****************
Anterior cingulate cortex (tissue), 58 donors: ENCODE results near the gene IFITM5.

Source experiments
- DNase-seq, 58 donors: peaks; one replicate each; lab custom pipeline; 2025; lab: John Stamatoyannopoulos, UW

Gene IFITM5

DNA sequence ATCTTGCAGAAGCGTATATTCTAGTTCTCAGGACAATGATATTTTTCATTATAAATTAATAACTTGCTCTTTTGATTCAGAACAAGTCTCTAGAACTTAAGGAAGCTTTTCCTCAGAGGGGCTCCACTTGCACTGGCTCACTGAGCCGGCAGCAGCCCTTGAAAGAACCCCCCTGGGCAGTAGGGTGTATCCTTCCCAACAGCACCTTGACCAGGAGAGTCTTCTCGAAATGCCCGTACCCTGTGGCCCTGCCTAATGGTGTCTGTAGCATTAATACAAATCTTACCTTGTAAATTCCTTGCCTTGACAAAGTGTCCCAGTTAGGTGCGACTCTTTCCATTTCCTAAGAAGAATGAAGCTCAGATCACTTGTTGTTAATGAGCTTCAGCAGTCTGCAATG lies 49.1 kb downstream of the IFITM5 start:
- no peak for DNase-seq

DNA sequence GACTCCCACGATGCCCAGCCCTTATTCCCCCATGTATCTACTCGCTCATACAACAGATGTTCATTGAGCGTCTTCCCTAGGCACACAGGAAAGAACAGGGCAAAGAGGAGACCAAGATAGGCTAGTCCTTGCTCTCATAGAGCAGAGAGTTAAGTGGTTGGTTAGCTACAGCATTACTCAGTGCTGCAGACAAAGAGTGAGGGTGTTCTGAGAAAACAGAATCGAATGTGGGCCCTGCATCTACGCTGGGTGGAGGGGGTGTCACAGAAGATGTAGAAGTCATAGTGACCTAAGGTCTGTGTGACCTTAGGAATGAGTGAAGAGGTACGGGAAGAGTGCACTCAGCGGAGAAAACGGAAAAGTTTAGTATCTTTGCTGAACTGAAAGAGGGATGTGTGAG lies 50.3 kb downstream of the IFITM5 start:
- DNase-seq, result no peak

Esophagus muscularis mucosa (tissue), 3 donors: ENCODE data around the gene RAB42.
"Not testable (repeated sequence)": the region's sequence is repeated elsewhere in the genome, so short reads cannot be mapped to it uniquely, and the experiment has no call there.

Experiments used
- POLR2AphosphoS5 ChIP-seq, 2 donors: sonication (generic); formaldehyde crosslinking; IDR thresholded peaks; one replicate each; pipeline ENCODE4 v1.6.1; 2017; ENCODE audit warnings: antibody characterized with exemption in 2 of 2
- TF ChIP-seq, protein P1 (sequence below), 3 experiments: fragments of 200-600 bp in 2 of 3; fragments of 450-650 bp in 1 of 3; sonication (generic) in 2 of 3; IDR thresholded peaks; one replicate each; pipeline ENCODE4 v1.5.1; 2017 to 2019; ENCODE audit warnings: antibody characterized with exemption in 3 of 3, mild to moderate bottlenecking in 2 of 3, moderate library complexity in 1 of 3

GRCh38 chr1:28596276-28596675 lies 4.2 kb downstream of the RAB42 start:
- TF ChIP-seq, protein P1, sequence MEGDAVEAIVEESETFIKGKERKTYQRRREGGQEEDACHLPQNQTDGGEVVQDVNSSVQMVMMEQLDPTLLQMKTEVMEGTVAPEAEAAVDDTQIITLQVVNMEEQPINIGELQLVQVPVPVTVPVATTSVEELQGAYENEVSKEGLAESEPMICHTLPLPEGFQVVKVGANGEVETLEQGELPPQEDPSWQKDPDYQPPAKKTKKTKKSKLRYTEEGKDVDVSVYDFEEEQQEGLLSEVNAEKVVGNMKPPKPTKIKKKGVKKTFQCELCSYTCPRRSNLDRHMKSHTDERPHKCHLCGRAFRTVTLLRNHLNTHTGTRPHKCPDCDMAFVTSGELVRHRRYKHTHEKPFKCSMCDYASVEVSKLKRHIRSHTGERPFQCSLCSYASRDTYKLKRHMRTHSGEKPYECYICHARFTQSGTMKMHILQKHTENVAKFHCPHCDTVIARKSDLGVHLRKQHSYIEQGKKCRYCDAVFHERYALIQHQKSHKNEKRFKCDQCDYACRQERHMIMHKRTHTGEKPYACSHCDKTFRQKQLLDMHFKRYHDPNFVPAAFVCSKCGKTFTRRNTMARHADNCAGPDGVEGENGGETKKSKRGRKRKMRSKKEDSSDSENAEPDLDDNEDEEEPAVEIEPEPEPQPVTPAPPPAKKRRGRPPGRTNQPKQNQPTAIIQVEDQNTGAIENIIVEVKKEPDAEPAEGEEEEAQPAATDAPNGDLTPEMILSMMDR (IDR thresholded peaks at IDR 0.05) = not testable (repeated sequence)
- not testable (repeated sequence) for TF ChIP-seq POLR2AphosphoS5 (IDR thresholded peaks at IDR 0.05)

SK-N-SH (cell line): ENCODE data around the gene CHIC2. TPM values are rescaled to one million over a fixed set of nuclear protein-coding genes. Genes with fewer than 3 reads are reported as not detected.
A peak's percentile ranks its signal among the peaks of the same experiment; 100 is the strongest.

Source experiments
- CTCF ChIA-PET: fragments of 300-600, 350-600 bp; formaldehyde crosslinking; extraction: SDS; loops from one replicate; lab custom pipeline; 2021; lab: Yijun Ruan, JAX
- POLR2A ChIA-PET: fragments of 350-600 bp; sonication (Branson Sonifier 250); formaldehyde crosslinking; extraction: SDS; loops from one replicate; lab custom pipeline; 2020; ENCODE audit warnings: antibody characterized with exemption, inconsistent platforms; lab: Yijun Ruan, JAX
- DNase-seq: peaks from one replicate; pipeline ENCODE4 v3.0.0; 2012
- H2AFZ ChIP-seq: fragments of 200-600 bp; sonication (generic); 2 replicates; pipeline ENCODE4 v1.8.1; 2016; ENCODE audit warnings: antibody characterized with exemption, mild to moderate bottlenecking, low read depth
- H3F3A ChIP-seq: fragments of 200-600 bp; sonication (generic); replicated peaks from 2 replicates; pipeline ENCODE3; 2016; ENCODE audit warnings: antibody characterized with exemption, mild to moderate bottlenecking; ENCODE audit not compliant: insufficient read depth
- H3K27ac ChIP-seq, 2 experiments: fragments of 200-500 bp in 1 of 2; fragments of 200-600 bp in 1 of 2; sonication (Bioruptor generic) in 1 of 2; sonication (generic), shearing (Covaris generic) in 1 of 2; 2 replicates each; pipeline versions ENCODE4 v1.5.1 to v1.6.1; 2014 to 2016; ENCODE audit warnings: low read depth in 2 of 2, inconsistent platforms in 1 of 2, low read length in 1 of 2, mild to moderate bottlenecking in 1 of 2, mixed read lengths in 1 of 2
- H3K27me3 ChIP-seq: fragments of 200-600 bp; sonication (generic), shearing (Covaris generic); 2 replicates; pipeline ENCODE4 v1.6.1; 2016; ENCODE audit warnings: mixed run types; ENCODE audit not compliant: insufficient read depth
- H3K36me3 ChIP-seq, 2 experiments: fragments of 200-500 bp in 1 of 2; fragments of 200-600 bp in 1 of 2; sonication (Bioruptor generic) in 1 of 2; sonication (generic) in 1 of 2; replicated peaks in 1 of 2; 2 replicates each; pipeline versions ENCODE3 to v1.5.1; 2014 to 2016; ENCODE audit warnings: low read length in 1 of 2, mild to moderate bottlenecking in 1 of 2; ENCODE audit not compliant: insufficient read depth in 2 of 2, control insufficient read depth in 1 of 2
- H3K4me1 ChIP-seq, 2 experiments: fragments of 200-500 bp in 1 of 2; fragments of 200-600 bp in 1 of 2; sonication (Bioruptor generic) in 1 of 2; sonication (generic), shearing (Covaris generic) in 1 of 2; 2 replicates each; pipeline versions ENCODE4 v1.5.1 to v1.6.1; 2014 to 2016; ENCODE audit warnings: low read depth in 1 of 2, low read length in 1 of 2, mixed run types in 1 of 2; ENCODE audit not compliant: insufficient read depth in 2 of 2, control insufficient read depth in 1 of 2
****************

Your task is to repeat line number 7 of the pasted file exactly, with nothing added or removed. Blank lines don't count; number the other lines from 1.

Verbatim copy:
DNA sequence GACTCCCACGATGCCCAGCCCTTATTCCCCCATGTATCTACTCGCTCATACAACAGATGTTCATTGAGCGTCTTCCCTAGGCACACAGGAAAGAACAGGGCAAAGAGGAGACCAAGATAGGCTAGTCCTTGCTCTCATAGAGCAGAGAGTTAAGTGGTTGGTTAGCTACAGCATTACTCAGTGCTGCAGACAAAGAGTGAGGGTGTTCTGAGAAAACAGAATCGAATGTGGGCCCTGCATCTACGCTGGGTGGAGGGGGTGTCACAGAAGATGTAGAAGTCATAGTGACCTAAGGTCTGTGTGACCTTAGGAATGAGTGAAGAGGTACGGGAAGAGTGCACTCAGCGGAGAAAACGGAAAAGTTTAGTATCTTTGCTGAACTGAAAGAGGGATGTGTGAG lies 50.3 kb downstream of the IFITM5 start: